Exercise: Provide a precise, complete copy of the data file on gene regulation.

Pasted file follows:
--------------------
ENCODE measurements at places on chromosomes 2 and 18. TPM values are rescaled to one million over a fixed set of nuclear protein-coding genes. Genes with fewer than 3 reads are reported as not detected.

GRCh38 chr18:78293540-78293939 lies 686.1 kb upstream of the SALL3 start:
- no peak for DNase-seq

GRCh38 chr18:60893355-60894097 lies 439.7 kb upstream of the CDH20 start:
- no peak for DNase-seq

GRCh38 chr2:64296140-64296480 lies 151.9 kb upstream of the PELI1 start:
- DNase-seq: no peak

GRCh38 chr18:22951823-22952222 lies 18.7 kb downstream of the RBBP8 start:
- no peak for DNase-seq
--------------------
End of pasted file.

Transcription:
ENCODE measurements at places on chromosomes 2 and 18. TPM values are rescaled to one million over a fixed set of nuclear protein-coding genes. Genes with fewer than 3 reads are reported as not detected.

GRCh38 chr18:78293540-78293939 lies 686.1 kb upstream of the SALL3 start:
- no peak for DNase-seq

GRCh38 chr18:60893355-60894097 lies 439.7 kb upstream of the CDH20 start:
- no peak for DNase-seq

GRCh38 chr2:64296140-64296480 lies 151.9 kb upstream of the PELI1 start:
- DNase-seq: no peak

GRCh38 chr18:22951823-22952222 lies 18.7 kb downstream of the RBBP8 start:
- no peak for DNase-seq